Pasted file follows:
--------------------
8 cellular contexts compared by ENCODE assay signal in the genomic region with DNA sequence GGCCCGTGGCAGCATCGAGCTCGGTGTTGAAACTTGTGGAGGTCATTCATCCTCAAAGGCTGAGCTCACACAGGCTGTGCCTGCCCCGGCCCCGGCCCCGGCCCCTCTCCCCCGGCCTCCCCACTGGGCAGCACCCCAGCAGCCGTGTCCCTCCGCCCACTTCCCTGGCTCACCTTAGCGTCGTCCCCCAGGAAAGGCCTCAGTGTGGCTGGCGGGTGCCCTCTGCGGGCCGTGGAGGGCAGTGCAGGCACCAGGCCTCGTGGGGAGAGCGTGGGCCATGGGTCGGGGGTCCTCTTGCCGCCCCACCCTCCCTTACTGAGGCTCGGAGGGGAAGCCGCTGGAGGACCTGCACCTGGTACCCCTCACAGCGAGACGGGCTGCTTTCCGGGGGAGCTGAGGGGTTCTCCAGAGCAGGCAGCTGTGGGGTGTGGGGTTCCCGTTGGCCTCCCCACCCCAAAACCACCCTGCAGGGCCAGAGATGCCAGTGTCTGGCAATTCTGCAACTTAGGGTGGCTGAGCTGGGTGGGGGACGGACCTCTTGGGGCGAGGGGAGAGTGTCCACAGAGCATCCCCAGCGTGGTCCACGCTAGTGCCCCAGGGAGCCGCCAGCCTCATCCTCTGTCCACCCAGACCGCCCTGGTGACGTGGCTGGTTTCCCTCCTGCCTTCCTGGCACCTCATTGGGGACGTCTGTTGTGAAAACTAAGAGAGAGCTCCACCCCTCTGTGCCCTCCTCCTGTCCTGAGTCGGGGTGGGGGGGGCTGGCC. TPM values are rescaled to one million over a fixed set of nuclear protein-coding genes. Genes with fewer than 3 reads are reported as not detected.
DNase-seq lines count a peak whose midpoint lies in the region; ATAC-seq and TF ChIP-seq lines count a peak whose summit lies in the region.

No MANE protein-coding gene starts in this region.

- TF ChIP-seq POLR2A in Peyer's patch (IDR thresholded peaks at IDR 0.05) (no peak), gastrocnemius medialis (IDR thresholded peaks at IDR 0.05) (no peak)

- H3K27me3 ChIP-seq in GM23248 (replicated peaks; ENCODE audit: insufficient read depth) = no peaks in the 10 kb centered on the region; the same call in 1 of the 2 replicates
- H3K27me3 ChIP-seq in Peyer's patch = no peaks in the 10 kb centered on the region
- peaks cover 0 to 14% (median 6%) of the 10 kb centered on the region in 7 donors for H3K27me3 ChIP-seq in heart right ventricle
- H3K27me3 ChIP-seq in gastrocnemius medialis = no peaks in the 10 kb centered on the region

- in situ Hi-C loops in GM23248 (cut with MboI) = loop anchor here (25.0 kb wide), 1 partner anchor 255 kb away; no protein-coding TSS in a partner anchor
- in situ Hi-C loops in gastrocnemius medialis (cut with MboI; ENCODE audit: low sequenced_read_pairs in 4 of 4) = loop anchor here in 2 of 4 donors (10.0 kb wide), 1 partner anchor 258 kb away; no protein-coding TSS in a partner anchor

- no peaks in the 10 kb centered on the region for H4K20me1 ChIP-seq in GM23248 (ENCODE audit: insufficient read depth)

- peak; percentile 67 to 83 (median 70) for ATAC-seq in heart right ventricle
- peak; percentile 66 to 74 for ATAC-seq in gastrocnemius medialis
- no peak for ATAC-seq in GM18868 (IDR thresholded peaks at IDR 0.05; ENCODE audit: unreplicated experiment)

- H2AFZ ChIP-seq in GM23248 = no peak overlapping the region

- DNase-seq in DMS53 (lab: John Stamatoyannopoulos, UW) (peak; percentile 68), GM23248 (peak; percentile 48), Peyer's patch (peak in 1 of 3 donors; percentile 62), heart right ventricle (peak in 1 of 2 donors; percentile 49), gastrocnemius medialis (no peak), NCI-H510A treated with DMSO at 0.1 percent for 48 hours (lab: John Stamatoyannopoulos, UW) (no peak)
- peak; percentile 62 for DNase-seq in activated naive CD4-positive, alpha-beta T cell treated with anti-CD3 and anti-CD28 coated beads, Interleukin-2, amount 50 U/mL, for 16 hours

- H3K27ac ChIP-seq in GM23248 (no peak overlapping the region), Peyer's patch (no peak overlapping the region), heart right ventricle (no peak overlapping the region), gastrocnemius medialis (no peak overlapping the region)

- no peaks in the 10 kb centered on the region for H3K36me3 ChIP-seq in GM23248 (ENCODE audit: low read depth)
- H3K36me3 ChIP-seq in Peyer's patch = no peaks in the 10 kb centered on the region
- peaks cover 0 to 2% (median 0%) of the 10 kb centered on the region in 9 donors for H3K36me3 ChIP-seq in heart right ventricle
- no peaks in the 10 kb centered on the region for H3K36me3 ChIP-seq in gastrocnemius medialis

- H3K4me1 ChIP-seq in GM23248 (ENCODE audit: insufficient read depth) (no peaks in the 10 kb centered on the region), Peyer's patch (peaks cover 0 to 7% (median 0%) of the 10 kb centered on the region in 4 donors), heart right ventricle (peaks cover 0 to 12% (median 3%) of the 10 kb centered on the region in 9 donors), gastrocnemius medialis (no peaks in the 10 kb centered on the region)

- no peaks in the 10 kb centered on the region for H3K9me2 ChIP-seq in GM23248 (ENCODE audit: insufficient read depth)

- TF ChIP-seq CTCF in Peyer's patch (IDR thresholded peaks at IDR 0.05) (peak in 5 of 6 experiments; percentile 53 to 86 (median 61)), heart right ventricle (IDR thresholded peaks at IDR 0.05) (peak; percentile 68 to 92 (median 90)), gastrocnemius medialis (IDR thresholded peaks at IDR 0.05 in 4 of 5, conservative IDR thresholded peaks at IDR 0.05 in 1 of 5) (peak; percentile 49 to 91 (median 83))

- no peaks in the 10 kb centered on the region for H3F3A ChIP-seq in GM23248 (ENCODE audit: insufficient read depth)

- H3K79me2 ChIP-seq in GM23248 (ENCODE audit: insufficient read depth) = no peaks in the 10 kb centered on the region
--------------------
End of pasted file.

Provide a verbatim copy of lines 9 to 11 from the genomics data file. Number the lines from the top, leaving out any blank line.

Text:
- in situ Hi-C loops in GM23248 (cut with MboI) = loop anchor here (25.0 kb wide), 1 partner anchor 255 kb away; no protein-coding TSS in a partner anchor
- in situ Hi-C loops in gastrocnemius medialis (cut with MboI; ENCODE audit: low sequenced_read_pairs in 4 of 4) = loop anchor here in 2 of 4 donors (10.0 kb wide), 1 partner anchor 258 kb away; no protein-coding TSS in a partner anchor

- no peaks in the 10 kb centered on the region for H4K20me1 ChIP-seq in GM23248 (ENCODE audit: insufficient read depth)